Hologenomic adaptations underlying the evolution of sanguivory in the common vampire bat

Research output: Contribution to journalArticlepeer-review


  • Zijun Xiong
  • Marina Escalera-Zamudio
  • Anne Kathrine Runge
  • Julien Thézé
  • Daniel Streicker
  • Hannah K. Frank
  • Elizabeth Loza-Rubio
  • Shengmao Liu
  • Oliver A. Ryder
  • Jose Alfredo Samaniego Castruita
  • Aris Katzourakis
  • George Pacheco
  • Blanca Taboada
  • Ulrike Löber
  • Oliver G. Pybus
  • Yang Li
  • Edith Rojas-Anaya
  • Kristine Bohmann
  • Aldo Carmona Baez
  • Carlos F. Arias
  • Shiping Liu
  • Alex D. Greenwood
  • Mads F. Bertelsen
  • Nicole E. White
  • Michael Bunce
  • Guojie Zhang
  • Thomas Sicheritz-Pontén
  • M. P.Thomas Gilbert

Colleges, School and Institutes

External organisations

  • University of Copenhagen
  • Kunming Institute of Zoology Chinese Academy of Sciences
  • China National Genebank
  • Leibniz Institute for Zoo and Wildlife Research (IZW)
  • University of Oxford
  • University of Glasgow
  • Stanford University, Stanford, California 94305, USA
  • Centro Nacional de Investigación Disciplinaria en Microbiología Animal-INIFAP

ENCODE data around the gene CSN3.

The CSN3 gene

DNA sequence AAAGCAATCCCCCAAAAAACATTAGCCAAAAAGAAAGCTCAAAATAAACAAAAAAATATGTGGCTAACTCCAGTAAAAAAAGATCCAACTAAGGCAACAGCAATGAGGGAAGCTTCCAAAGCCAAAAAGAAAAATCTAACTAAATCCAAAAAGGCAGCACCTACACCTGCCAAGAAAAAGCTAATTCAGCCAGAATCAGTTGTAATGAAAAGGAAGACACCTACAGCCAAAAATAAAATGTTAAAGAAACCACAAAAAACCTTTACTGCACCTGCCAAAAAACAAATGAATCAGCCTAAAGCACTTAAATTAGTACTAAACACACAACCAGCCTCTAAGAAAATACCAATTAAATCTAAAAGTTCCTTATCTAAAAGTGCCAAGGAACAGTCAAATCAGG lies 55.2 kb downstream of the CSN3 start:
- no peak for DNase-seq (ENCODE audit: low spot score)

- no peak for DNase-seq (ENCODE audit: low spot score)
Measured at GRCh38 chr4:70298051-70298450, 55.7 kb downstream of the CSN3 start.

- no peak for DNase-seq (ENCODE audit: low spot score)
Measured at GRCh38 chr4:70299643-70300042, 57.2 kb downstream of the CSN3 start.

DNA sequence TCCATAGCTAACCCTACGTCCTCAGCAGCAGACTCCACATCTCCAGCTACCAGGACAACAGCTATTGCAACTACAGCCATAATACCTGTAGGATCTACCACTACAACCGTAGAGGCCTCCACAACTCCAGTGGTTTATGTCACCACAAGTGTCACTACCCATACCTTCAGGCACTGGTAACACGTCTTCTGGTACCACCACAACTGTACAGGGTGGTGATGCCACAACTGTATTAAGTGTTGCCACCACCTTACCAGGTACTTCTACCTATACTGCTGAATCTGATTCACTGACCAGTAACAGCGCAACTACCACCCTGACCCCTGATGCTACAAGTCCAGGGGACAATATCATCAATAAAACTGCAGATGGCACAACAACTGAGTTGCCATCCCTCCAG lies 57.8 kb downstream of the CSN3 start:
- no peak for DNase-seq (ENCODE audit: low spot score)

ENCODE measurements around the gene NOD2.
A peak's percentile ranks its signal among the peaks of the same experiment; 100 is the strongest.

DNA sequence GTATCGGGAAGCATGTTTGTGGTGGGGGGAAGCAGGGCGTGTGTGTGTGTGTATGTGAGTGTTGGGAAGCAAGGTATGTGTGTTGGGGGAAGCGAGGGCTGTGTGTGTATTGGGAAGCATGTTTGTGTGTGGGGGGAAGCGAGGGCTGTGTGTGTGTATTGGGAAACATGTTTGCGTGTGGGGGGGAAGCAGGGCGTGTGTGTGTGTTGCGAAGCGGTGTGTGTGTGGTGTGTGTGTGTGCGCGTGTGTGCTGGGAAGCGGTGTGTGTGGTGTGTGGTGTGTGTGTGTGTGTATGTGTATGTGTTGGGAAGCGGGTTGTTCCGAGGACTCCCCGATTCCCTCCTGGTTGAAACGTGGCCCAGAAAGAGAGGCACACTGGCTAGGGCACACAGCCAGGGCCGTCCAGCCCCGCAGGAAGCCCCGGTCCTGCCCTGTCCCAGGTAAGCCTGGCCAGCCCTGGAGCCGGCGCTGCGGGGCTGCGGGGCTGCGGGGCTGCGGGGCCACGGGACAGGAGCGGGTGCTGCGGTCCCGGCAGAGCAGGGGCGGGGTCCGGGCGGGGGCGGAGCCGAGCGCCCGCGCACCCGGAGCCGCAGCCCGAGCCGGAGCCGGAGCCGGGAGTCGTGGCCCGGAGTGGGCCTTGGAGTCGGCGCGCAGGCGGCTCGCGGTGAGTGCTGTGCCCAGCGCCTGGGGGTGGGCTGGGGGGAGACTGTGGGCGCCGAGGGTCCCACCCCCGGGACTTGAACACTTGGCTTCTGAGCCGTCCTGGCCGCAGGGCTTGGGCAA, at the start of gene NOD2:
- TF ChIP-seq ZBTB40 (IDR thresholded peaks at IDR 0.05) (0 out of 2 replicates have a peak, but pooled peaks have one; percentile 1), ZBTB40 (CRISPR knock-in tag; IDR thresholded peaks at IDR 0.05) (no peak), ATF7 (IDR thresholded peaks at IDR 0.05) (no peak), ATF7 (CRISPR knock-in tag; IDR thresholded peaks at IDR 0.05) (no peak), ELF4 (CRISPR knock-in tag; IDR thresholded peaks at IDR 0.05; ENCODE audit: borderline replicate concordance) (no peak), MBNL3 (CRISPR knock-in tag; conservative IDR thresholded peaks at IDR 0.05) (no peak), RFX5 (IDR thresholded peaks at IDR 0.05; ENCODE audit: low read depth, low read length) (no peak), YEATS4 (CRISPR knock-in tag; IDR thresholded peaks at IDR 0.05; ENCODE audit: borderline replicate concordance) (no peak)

• San Diego Zoo Institute for Conservation Research
  • Universidad Nacional Autónoma de México
  • Instituto de Matemáticas, Universidad Nacional Autónoma de México, Circuito Exterior, Ciudad Universitaria
  • Freie Universitat Berlin
  • Center for Zoo and Wild Animal Health
  • Curtin University
  • Technical University of Denmark
  • Norwegian University of Science and Technology


Adaptation to specialized diets often requires modifications at both genomic and microbiome levels. We applied a hologenomic approach to the common vampire bat (Desmodus rotundus), one of the only three obligate blood-feeding (sanguivorous) mammals, to study the evolution of its complex dietary adaptation. Specifically, we assembled its high-quality reference genome (scaffold N50 = 26.9 Mb, contig N50 = 36.6 kb) and gut metagenome, and compared them against those of insectivorous, frugivorous and carnivorous bats. Our analyses showed a particular common vampire bat genomic landscape regarding integrated viral elements, a dietary and phylogenetic influence on gut microbiome taxonomic and functional profiles, and that both genetic elements harbour key traits related to the nutritional (for example, vitamin and lipid shortage) and non-nutritional (for example, nitrogen waste and osmotic homeostasis) challenges of sanguivory. These findings highlight the value of a holistic study of both the host and its microbiota when attempting to decipher adaptations underlying radical dietary lifestyles.


Original languageEnglish
Pages (from-to)659-668
Number of pages10
JournalNature Ecology and Evolution
Issue number4
Early online date19 Feb 2018
Publication statusPublished - 1 Apr 2018